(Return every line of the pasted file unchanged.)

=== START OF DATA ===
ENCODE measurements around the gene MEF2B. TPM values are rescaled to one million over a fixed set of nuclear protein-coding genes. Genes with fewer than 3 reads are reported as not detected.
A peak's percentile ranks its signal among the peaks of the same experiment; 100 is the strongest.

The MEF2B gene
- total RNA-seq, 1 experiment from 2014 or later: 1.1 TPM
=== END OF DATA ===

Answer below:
ENCODE measurements around the gene MEF2B. TPM values are rescaled to one million over a fixed set of nuclear protein-coding genes. Genes with fewer than 3 reads are reported as not detected.
A peak's percentile ranks its signal among the peaks of the same experiment; 100 is the strongest.

The MEF2B gene
- total RNA-seq, 1 experiment from 2014 or later: 1.1 TPM